Inverted Classroom: This class runs as an "inverted classroom" where what was traditionally done in class is done at home and what was traditionally done at home is done in class.  There are on-line "commentaries" and "lectures" that are viewed outside class, and "classes" where materials (e.g., homework assignments and discussions) are covered in class.

  • Commentaries/lectures: The commentaries and lectures for the class are linked to below. 
  • Classes: You should watch Commentary X, and Lecture X.Y, for all Y, before coming to Class X so that you are prepared for class (e.g., Commentary 4, and Lectures 4.1 and 4.2, before coming to Class 4).
  • For students and instructors: Lecture slides for all the in-class lectures (different from the on-line lectures/slides given below), with new material relative to those and the book, click here.

Come to Class! You have the following reasons to come to class:

  1. Significant help on homework assignments will be given in class via a question-answer approach (be prepared with questions).  What is covered in class, such as on homework problems, will not be repeated (e.g., during office hours).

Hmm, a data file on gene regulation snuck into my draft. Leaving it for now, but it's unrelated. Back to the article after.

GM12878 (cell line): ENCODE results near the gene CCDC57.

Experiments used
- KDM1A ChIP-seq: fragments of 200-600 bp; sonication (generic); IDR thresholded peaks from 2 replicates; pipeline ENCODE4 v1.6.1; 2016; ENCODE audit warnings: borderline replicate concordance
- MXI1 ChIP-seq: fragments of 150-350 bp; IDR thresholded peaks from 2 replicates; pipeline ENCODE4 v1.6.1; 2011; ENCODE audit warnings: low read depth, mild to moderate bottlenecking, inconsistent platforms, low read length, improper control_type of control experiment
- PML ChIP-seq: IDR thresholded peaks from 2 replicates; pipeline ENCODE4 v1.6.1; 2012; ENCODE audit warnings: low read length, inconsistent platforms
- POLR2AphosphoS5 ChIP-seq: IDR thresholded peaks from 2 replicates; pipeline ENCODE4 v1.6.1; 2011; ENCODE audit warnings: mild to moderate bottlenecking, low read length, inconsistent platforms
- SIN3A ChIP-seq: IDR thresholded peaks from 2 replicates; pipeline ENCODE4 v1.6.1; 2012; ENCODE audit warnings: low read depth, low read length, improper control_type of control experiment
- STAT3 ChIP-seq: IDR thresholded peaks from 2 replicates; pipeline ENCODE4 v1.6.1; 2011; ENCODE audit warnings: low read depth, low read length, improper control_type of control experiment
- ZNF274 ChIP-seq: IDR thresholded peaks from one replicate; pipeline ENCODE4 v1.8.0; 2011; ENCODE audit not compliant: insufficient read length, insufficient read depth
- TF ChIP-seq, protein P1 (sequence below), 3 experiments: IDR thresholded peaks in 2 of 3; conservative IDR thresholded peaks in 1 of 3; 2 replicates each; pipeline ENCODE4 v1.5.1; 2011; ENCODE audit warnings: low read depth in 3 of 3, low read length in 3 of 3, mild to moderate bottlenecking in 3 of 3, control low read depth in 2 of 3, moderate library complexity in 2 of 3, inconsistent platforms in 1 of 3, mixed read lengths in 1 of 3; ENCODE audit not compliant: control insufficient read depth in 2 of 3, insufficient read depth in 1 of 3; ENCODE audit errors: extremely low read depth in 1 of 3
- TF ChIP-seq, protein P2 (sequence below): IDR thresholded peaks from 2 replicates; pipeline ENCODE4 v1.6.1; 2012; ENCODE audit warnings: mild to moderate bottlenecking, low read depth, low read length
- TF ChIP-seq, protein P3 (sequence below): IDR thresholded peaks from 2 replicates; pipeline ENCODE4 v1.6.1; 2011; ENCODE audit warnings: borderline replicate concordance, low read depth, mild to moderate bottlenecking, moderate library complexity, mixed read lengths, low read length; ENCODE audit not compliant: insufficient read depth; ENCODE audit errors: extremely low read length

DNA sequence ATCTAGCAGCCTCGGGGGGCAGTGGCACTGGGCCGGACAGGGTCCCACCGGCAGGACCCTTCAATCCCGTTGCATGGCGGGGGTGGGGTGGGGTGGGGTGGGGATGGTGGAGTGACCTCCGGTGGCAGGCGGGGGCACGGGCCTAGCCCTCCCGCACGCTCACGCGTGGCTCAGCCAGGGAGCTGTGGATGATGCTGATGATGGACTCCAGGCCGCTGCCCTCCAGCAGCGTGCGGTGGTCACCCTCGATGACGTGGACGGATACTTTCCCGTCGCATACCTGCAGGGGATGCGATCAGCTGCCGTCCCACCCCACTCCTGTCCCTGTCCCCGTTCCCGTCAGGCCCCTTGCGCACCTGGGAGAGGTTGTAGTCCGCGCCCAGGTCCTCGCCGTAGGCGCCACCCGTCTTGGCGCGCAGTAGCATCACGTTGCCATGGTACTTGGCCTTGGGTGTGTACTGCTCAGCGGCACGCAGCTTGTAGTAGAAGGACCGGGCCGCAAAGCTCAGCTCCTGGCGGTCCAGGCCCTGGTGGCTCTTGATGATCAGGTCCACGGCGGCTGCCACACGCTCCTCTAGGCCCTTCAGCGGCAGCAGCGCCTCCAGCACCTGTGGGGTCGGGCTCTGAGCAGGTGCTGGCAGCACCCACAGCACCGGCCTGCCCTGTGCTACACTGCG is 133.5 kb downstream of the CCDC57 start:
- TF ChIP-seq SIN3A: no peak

2. Project teams will be given time during the class meeting to get the instuctor's help on the projects, and to work together.
  3. Some movies will be watched during class time, especially ones you will be required to watch for homework.  
  4. Structured discussions will be conducted during class time; please participate!


Week 1, Jan 8-12: A Close Up View of Poverty and Development: A Case Study

  • Commentary 1
  • Lecture 1.1: Humanitarian Engineering: Overview.  
  • Quiz 1
  • Class 1: Humanitarian Engineering: Motivation and introductions, overview of course/book, assignments/grading, and collaborative learning approach for participatory appropriate technology design. Discussion: Suffering, Part 1.
  • Commentary 2
  • Lecture 2.1: Guatemala: Background and context for movie.  
  • Quiz 2
  • Class 2: Living on One Dollar: Video "Living on One Dollar" in Guatemala, viewed in class (It is also available on iTunes and NETFLIX).
  • Commentary 3
  • Lecture 3.1: Living on One Dollar: Role of the engineer, labeling people/places, solidarity challenge
  • Quiz 3
  • Class 3: Discussion on "Living on One Dollar:" Aspects of poverty and context, technological solutions, Discussion: Suffering, Part 2.

Homework 1: Assigned Jan 8, due Friday Feb 2 (see below). Problems: 1.1, 1.3, 1.5, 1.7, 1.10, 1.17, 1.18, 1.24, 1.25, 1.27.  Read the first paragraph of (the book) Section 1.8, about how to summarize/critique. 

Due: Project team leader choice, and group communication strategy choice, due Fri., Jan. 12 by 4pm (provide via an email to Prof. Passino).  Project choice due by Fri., Jan. 19 (see below).  

Week 2, Jan 15-19: Poverty and Development: Global and US

Jan. 15, Dr. Martin Luther King, Jr., day, no class

  • Commentary 4
  • Lecture 4.1: World Poverty and Development: Income poverty, income inequality (Gini index), human development index (HDI) and inequality-adjusted human development index (IHDI)
  • Lecture 4.2: World Poverty and Development: Gender inequality, technology data, related data on orphans, homelessness, human trafficking/slavery.
  • Quiz 4